In addition to the six 90-minute discussion sessions, the group benefitted from visits to the Lincoln Home and his library and museum.

Program Report: 2 Thomas Jefferson Colloquia in Charlottesville, VA

This past weekend TeachingAmericanHistory.org and the Ashbrook Center hosted two weekend colloquia in Charlottesville, VA about Thomas Jefferson. Professor Eric Sands of Berry College, led a colloquium on The Politics of Thomas Jefferson while Professor Robert McDonald of the U.S. Military Academy, led a colloquium on Thomas Jefferson and Education.

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Teachers from across the country at Monticello.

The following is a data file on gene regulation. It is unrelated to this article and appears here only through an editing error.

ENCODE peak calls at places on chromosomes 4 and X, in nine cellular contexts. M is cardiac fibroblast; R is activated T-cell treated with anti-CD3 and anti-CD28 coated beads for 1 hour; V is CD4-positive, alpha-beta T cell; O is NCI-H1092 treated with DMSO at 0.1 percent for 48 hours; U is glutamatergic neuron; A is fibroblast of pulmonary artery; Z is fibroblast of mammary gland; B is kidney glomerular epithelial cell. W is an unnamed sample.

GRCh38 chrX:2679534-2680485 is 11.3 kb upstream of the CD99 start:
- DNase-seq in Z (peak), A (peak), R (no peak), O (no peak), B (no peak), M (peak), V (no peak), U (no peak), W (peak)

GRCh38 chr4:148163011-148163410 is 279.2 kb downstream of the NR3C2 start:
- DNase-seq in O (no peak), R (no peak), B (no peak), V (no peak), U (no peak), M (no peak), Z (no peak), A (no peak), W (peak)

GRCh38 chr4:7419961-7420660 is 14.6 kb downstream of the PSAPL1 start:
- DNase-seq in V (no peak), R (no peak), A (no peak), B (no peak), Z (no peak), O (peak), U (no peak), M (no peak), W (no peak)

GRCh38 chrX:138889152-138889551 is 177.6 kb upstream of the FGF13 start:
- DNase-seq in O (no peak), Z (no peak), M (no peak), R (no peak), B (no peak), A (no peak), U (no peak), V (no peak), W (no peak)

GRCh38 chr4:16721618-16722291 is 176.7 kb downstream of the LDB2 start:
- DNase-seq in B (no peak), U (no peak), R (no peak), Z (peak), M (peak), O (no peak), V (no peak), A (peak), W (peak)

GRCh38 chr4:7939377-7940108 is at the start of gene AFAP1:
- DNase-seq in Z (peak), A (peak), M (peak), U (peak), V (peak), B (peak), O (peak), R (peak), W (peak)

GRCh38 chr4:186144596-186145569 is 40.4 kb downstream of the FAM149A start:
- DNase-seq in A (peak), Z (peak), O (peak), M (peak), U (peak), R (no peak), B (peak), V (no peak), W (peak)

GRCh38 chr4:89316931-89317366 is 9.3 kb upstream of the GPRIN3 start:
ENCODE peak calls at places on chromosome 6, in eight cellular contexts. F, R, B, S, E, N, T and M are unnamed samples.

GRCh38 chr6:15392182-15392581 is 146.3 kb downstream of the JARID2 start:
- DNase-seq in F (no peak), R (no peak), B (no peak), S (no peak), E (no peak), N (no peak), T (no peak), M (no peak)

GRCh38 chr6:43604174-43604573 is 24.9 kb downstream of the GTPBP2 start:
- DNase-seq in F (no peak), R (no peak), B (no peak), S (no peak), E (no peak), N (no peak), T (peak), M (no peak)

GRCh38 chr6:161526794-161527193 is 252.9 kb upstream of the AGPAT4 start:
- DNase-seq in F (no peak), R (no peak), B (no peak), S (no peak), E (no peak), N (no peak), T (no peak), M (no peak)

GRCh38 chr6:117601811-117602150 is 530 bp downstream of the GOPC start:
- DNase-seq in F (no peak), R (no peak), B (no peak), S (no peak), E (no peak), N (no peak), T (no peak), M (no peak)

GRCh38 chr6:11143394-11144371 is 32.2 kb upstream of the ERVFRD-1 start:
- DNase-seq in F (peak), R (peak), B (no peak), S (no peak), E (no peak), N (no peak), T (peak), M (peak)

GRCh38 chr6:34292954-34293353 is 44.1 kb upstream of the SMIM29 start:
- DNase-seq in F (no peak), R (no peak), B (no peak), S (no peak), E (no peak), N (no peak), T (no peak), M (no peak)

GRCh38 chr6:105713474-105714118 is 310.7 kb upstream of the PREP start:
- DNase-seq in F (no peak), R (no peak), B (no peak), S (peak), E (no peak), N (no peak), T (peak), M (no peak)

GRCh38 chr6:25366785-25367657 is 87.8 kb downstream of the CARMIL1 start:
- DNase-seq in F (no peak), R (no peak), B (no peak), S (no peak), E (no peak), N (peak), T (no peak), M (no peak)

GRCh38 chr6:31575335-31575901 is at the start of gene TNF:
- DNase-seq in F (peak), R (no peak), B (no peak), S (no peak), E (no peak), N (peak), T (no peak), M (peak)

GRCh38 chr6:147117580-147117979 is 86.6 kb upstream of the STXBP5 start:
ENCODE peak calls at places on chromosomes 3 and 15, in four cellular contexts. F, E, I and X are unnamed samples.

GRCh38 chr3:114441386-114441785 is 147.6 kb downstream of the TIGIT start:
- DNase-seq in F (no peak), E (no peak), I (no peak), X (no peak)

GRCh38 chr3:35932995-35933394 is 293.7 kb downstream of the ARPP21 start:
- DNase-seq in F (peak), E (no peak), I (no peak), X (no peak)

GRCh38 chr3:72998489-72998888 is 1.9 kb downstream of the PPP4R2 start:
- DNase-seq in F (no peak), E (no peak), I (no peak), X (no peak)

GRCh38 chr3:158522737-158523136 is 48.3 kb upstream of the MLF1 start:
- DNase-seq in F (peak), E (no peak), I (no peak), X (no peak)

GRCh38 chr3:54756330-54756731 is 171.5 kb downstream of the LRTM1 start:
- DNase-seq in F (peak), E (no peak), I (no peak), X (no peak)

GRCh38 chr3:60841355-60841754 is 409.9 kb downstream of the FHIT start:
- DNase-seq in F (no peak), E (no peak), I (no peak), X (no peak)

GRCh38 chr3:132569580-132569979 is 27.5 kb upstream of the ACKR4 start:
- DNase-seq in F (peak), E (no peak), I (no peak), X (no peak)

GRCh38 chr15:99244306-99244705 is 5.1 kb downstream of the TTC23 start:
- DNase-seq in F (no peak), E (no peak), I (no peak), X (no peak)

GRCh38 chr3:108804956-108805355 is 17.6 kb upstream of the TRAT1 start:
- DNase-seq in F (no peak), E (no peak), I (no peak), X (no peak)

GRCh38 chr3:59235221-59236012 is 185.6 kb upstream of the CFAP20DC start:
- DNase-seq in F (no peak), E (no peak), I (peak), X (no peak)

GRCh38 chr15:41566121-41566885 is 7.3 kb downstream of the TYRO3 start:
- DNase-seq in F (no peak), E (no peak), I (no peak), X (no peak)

Thomas Jefferson believed that “if a nation expects to be ignorant and free, it expects what never was and never will be.” Dr. McDonald’s group focused on only on Jefferson’s education and his plans for educational reform in Virginia but also his founding of the United States Military Academy in 1802 and the University of Virginia in 1819.

Dr. Sands facilitated conversation that centered on Thomas Jefferson and Politics, which considered topics as the Constitution, Race, Religious Freedom, Education and his lasting legacy. Participants enjoyed an afternoon tour of Monticello which was in full bloom with Spring tulips. After dinner Dr. McDonald delighted everyone with a tour of the University of Virginia to discuss Jefferson’s architectural designs.